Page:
Unleashed, Students Create Inspired Pet Pictures

You could call them artists in waiting
Photo by Michael Booini

A discussion about spirit animals preceded the exercise, seemingly pretty elusive stuff for fourth-graders.

But, said teacher Chad Wallis, each of eight of his students at the Oakland Terrace School for the Arts in Panama City, when asked to choose an animal as the subject for an art project, selected a creature that mirrored her own characteristics.

The students were asked to create artwork representing the pet they would most like to own. The tally: four dogs, one horse, one cat, one hamster and one bearded dragon.

Once, Oakland Terrace was intended to serve as a magnet school for students with an interest in visual and performing arts. But, said Wallis, state art funding was withdrawn and the school’s consuming focus came to be on improving standardized test scores.

“Most of our kids come from homes with very modest incomes,” Wallis said. “Many have no male role model in the household. The hurricane only made conditions worse. These students have talent and abilities like kids in wealthier neighborhoods, but they have a lot of circumstances to overcome.”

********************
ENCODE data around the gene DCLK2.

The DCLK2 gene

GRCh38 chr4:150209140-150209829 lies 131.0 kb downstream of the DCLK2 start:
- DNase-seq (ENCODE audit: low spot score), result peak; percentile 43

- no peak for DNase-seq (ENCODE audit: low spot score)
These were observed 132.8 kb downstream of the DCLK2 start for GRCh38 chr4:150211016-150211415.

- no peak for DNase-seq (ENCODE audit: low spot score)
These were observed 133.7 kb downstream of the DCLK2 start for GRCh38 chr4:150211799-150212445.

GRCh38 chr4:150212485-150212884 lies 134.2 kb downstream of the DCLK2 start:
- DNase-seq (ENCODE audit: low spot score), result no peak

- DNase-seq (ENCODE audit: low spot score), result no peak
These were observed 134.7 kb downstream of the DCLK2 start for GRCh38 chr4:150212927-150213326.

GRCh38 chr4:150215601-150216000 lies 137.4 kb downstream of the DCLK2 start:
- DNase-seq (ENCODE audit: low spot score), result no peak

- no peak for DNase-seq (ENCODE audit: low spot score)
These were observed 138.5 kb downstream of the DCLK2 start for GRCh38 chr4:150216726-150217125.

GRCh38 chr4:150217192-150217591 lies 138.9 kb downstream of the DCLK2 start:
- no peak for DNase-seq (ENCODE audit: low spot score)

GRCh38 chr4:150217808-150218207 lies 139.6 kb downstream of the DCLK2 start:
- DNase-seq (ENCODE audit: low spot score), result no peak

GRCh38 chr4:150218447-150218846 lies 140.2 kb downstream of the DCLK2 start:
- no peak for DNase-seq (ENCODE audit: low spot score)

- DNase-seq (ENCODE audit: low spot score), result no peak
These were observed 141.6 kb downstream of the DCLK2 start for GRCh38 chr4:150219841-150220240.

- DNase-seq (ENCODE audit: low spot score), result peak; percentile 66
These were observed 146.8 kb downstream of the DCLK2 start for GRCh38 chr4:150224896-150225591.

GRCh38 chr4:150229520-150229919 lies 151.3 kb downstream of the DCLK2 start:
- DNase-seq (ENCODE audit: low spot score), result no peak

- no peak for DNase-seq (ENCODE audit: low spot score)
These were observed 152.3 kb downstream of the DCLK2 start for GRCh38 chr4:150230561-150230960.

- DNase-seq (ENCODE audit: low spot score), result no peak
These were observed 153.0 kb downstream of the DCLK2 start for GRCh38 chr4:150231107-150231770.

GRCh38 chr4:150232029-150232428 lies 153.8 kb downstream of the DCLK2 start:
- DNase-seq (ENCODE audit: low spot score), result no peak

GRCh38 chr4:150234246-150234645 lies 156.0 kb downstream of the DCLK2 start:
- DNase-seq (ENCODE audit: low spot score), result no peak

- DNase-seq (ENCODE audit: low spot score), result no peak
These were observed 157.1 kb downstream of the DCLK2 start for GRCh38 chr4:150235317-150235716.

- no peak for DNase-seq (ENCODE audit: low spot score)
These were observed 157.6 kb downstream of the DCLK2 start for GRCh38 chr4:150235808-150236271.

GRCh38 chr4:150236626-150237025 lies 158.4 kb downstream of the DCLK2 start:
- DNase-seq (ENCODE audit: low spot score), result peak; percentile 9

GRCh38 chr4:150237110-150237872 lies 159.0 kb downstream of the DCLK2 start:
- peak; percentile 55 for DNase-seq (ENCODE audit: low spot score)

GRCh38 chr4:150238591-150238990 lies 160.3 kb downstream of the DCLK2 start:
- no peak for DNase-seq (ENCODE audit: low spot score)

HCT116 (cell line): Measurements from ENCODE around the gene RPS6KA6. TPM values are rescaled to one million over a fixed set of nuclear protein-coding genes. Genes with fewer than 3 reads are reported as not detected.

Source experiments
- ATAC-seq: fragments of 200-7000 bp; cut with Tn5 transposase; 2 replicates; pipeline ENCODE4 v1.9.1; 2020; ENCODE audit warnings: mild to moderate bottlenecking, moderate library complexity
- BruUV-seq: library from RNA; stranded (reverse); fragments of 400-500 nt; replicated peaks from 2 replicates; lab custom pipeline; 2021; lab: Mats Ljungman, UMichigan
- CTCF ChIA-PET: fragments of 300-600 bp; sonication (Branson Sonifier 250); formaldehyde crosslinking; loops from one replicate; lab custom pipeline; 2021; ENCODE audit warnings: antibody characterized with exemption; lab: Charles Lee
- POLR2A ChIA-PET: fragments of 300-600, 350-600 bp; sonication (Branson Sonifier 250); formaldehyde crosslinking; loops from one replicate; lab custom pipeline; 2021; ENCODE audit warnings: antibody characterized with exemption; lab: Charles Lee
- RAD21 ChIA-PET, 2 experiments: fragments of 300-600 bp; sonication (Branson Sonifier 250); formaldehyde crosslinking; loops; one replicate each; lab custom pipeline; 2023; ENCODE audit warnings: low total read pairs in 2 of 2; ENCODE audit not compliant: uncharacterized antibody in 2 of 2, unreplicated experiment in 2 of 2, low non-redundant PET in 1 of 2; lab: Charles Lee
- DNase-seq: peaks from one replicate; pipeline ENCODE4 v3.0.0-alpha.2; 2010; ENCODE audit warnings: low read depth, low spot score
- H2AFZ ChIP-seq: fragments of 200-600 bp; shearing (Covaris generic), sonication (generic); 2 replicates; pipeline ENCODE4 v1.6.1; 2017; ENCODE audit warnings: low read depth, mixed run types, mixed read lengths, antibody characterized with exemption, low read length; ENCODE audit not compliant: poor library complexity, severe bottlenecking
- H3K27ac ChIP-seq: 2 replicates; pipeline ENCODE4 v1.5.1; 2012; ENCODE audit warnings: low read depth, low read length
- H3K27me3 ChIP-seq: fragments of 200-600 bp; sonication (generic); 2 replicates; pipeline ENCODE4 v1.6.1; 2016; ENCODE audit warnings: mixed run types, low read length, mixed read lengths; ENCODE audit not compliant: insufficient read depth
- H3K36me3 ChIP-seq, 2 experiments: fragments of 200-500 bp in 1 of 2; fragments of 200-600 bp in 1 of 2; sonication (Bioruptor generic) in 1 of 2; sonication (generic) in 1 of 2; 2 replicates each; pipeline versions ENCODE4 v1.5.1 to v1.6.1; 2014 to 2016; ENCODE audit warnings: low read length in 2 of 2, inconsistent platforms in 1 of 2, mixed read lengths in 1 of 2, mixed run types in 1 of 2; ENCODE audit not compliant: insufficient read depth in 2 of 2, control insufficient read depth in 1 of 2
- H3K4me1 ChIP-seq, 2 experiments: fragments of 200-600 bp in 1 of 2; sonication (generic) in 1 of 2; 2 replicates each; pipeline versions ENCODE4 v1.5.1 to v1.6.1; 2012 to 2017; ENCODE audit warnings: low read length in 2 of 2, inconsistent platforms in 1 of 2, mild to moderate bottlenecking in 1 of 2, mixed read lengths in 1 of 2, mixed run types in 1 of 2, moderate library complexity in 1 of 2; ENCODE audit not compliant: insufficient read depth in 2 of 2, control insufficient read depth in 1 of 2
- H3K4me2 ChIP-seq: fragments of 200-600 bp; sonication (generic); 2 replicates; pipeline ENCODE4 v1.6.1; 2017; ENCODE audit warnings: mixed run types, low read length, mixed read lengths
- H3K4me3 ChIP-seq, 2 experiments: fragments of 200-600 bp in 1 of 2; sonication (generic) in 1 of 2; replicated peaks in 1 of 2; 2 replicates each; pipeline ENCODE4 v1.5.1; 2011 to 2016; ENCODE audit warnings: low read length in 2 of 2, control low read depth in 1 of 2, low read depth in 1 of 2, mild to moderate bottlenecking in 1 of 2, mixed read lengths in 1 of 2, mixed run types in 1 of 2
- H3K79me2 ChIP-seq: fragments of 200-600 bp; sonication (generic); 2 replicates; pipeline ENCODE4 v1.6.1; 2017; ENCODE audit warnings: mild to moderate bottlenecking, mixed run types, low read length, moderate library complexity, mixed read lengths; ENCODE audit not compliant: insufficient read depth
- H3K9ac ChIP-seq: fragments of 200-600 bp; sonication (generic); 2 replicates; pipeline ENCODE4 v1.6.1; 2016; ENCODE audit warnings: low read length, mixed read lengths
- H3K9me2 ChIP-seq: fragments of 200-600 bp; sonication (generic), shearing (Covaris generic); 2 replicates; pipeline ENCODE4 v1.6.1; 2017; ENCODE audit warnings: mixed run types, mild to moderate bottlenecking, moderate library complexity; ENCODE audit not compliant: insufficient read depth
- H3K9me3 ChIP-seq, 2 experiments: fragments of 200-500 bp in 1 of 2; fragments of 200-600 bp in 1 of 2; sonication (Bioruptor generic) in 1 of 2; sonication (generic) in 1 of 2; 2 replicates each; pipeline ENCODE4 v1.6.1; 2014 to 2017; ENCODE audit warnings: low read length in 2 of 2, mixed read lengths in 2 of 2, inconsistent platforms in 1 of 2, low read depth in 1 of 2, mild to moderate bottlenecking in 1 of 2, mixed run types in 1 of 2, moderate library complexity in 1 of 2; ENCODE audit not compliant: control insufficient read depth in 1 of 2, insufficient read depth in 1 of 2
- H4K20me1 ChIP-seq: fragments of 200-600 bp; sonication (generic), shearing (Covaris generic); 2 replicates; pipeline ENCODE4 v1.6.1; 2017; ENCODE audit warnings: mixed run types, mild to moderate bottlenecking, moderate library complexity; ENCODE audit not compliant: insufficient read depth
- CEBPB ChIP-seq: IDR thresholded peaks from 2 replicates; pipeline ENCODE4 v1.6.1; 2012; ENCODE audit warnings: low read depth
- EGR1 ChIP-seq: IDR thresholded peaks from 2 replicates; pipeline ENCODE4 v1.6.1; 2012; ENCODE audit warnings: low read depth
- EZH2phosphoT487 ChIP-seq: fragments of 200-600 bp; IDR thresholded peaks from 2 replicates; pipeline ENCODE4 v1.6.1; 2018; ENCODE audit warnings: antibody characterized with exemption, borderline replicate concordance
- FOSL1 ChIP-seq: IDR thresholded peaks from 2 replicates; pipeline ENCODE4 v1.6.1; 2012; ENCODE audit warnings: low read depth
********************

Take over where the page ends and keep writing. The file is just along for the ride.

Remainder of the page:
This fall, Oakland Terrace will no longer be a community elementary school. Its students will be divided between elementary schools elsewhere, and Oakland Terrace’s buildings will host two storm-battered programs: the local chapter of Girls Inc. and an alternative school that specializes in working with children with behavioral issues.

  The art project surfaced a love of art and of animals in the participating students. Meeting with “the man from the magazine,” they spoke with facility about the concepts and techniques Wallis had encouraged them to employ: vibrant, contrasting colors; blended hues; patterns; and gradients.

And, they were curious to know if an appearance in Emerald Coast Magazine would lead to fame and riches.


For several years, Chad Wallis taught at a K-8 charter school that attracts some of the best and brightest students in Bay County.

At Oakland Terrace, he worked with an ethnically and culturally diverse population of students, more than 75 percent of whom qualified for free or reduced-price lunches.

He has developed a deep affection for students facing long odds.

Girls in his classes adore him, preferring to call him, “Handsome WaWa.”

Categories: Art